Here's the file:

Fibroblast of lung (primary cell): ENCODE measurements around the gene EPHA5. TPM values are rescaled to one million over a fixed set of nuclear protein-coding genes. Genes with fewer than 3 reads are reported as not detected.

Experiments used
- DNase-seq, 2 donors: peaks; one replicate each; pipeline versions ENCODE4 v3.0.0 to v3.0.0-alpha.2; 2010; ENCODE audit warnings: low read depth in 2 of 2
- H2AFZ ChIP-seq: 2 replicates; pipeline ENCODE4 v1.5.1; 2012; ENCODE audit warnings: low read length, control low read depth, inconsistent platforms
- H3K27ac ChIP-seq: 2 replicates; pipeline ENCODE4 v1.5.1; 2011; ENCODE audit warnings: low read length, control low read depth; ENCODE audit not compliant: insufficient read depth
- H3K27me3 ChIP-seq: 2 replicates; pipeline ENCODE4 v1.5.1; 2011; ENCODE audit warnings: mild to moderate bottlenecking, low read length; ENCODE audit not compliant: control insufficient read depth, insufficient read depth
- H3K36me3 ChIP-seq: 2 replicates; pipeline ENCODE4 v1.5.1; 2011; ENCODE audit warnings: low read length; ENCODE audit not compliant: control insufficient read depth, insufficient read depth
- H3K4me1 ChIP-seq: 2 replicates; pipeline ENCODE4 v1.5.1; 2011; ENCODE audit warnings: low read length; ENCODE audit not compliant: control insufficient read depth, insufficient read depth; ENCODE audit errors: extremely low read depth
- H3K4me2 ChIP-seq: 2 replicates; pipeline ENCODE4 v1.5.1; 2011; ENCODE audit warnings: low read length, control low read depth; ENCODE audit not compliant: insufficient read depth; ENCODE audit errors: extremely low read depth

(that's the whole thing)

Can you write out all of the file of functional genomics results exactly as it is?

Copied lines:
Fibroblast of lung (primary cell): ENCODE measurements around the gene EPHA5. TPM values are rescaled to one million over a fixed set of nuclear protein-coding genes. Genes with fewer than 3 reads are reported as not detected.

Experiments used
- DNase-seq, 2 donors: peaks; one replicate each; pipeline versions ENCODE4 v3.0.0 to v3.0.0-alpha.2; 2010; ENCODE audit warnings: low read depth in 2 of 2
- H2AFZ ChIP-seq: 2 replicates; pipeline ENCODE4 v1.5.1; 2012; ENCODE audit warnings: low read length, control low read depth, inconsistent platforms
- H3K27ac ChIP-seq: 2 replicates; pipeline ENCODE4 v1.5.1; 2011; ENCODE audit warnings: low read length, control low read depth; ENCODE audit not compliant: insufficient read depth
- H3K27me3 ChIP-seq: 2 replicates; pipeline ENCODE4 v1.5.1; 2011; ENCODE audit warnings: mild to moderate bottlenecking, low read length; ENCODE audit not compliant: control insufficient read depth, insufficient read depth
- H3K36me3 ChIP-seq: 2 replicates; pipeline ENCODE4 v1.5.1; 2011; ENCODE audit warnings: low read length; ENCODE audit not compliant: control insufficient read depth, insufficient read depth
- H3K4me1 ChIP-seq: 2 replicates; pipeline ENCODE4 v1.5.1; 2011; ENCODE audit warnings: low read length; ENCODE audit not compliant: control insufficient read depth, insufficient read depth; ENCODE audit errors: extremely low read depth
- H3K4me2 ChIP-seq: 2 replicates; pipeline ENCODE4 v1.5.1; 2011; ENCODE audit warnings: low read length, control low read depth; ENCODE audit not compliant: insufficient read depth; ENCODE audit errors: extremely low read depth